WASHINGTON — You may think you are in a specialized seafood restaurant when the names of some of the Pentagon’s newest recruits to detect enemy underwater vehicles are said aloud.
There is Goliath grouper, a large saltwater fish that prefers cruising the Florida Keys, the Bahamas and Caribbean and the coast of Brazil — sometimes drifting to Africa. There is the ever popular black sea bass, which dominates from Maine to around Florida and into the Gulf of Mexico.
And not to be missed is the snapping shrimp, one of the loudest animals anywhere, with the added talent of producing cavitation bubbles to help kill its prey.
Yet tasty as these and other sea creatures can be, it is their ability to sense their surroundings — and not sauté at table side — that has caught the appetite of the Pentagon.
Specifically its innovation wing, DARPA.
Five teams of researchers are developing sensor systems with the goal of detecting and noticing the behavior patterns of Goliath groupers, black sea bass, snapping shrimp and bioluminescent plankton and other micro-organisms.
Once those patterns are established and deemed consistent enough for a data foundation, DARPA researchers will seek to identify the markers when the marine creatures sense and react to the presence of manned and unmanned underwater vehicles.
The program is called PALS — Persistent Aquatic Living Sensors program. DARPA stands for the Defense Advanced Research Projects Agency. It is the Pentagon’s research, innovation, and “no-bad-ideas” wing.
“This new, bio-centric PALS technology will augment the Department of Defense’s existing, hardware-based maritime monitoring systems and greatly extend the range, sensitivity, and lifetime of the military’s undersea surveillance capabilities,” DARPA said in a release last week.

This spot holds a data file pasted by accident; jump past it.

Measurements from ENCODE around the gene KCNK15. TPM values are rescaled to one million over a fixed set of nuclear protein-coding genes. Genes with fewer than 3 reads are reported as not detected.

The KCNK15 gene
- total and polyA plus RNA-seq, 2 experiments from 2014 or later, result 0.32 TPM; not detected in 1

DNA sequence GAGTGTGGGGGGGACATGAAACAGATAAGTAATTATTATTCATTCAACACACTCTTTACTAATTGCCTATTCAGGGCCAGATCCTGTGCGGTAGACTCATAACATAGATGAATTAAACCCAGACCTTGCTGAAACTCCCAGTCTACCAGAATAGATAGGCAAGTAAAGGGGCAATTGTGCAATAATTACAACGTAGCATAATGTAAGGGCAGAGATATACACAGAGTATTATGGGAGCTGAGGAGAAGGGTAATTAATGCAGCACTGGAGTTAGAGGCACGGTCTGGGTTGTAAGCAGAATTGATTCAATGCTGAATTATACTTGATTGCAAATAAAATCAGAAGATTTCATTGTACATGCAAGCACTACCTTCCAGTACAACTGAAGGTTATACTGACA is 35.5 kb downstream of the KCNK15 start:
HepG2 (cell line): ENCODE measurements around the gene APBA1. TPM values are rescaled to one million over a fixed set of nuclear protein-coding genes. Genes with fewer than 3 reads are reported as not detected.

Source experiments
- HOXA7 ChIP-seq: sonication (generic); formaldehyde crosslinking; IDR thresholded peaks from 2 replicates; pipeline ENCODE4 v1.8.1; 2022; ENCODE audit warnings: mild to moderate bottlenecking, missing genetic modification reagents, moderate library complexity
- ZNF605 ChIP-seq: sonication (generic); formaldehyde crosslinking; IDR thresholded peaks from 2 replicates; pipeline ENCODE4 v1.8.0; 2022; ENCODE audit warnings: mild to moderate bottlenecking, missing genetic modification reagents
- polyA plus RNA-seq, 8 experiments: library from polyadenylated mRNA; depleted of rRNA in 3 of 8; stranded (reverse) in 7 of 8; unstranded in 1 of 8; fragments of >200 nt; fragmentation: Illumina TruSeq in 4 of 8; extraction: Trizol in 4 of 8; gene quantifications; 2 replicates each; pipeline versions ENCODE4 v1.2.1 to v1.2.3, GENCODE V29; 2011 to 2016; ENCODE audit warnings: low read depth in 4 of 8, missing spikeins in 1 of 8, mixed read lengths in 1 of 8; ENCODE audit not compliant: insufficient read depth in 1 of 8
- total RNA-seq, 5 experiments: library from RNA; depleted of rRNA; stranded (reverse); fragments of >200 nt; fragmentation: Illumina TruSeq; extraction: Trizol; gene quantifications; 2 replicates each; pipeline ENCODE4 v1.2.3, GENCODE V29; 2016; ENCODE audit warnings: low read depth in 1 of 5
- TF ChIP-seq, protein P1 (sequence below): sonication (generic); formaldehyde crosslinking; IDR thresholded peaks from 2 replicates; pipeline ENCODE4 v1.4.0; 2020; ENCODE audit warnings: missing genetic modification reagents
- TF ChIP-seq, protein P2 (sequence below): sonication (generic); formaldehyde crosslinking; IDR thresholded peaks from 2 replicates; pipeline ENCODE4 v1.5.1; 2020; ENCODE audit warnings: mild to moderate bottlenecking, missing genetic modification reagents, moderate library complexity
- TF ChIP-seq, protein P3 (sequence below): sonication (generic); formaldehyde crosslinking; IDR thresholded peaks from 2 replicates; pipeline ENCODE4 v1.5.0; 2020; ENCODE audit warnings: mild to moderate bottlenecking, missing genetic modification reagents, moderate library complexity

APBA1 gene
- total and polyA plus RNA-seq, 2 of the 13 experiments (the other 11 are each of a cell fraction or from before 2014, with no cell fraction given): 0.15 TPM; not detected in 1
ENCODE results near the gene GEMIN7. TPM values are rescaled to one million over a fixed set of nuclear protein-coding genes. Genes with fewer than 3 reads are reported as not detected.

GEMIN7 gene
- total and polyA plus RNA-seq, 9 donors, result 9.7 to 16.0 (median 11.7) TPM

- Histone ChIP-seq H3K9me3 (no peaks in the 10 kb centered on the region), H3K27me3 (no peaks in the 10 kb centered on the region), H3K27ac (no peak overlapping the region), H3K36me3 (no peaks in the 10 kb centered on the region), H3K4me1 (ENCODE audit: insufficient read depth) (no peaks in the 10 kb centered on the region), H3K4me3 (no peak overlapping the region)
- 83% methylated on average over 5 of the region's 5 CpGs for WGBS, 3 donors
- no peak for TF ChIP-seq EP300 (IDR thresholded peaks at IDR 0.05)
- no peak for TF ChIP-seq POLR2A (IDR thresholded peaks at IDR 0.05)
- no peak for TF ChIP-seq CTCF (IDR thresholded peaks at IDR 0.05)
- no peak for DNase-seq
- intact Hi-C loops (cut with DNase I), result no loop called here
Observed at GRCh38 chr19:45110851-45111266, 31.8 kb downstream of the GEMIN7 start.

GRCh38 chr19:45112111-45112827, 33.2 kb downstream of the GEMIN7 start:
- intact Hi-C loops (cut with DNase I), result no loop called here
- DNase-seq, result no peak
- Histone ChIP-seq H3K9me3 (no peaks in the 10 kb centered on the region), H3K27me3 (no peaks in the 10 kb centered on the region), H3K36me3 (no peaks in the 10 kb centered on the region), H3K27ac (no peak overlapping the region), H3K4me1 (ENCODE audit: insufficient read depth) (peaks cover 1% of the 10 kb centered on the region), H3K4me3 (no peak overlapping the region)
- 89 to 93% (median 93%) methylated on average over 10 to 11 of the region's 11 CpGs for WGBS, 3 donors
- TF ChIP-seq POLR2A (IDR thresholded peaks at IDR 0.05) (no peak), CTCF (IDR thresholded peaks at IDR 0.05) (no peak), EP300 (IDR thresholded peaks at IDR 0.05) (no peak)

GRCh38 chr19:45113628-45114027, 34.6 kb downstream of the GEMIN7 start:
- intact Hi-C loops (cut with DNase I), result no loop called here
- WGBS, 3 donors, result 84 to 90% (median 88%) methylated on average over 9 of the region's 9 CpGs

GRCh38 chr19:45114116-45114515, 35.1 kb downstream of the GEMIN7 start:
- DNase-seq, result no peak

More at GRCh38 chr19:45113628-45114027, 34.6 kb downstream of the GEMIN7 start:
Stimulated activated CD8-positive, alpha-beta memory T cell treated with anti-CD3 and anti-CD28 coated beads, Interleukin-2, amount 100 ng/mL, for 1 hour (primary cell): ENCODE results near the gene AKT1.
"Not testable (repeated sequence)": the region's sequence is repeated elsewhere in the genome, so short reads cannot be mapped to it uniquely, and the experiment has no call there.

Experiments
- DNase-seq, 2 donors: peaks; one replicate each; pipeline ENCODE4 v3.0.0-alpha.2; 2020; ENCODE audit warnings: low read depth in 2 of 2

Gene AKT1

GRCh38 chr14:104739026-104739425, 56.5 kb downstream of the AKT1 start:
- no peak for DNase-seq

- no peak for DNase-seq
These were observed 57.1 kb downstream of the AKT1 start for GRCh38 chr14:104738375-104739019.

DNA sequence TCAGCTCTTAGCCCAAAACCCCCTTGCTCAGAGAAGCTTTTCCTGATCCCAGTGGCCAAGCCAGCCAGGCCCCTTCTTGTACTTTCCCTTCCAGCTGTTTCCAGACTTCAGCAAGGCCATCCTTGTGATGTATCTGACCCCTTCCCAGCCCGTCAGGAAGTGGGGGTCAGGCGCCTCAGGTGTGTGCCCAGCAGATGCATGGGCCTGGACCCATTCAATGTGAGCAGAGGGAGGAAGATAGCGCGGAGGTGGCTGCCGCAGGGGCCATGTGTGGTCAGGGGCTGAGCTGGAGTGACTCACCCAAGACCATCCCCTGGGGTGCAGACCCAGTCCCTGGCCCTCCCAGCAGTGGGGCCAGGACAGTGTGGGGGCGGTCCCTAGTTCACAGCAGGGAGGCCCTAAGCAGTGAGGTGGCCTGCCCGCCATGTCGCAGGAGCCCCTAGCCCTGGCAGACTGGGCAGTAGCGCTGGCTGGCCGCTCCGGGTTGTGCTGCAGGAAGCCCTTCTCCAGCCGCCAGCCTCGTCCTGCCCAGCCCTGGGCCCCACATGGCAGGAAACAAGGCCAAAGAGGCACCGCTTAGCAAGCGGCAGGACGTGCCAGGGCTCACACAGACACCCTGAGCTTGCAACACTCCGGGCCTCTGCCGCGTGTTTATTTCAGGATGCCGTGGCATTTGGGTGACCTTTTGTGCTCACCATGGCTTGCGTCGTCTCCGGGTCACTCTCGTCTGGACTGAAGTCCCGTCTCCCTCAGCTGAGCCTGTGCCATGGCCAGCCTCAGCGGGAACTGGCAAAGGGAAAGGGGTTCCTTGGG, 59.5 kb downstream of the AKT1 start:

The concept of the PALS program was announced a year ago. Now DARPA has followed it usual route of finding teams of researchers to comb through the challenge and provide pathways to possible success — specifically to develop or apply technologies to record stimulus responses from the creatures and ensure false positives are screened out, DARPA said. Those results then must be successfully shared to remote end users, DARPA said.
For example, one of the five teams — centered at the University of Maryland Center for Environmental Science — will “tag black sea bass with sensors to track the depth and acceleration behaviors of schools of fish that are perturbed by underwater vehicles,” DARPA said in the release.
“Tapping into the exquisite sensing capabilities of marine organisms could yield a discreet, persistent, and highly scalable solution to maintaining awareness in the challenging underwater environment,” Lori Adornato, PALS program manager, said in the release.
In addition to the five research teams, DARPA also is funding separate development of a seafloor system that uses a hydrophone array and acoustic vector sensor to continuously monitor ambient biological sound in a reef environment for anomalies.
“The system will analyze changes in the acoustic signals radiated by the natural predator-avoidance response of coral reef ecosystem biota, which could offer an indirect mechanism to detect and classify underwater vehicles in near-real time,” DARPA said in the release.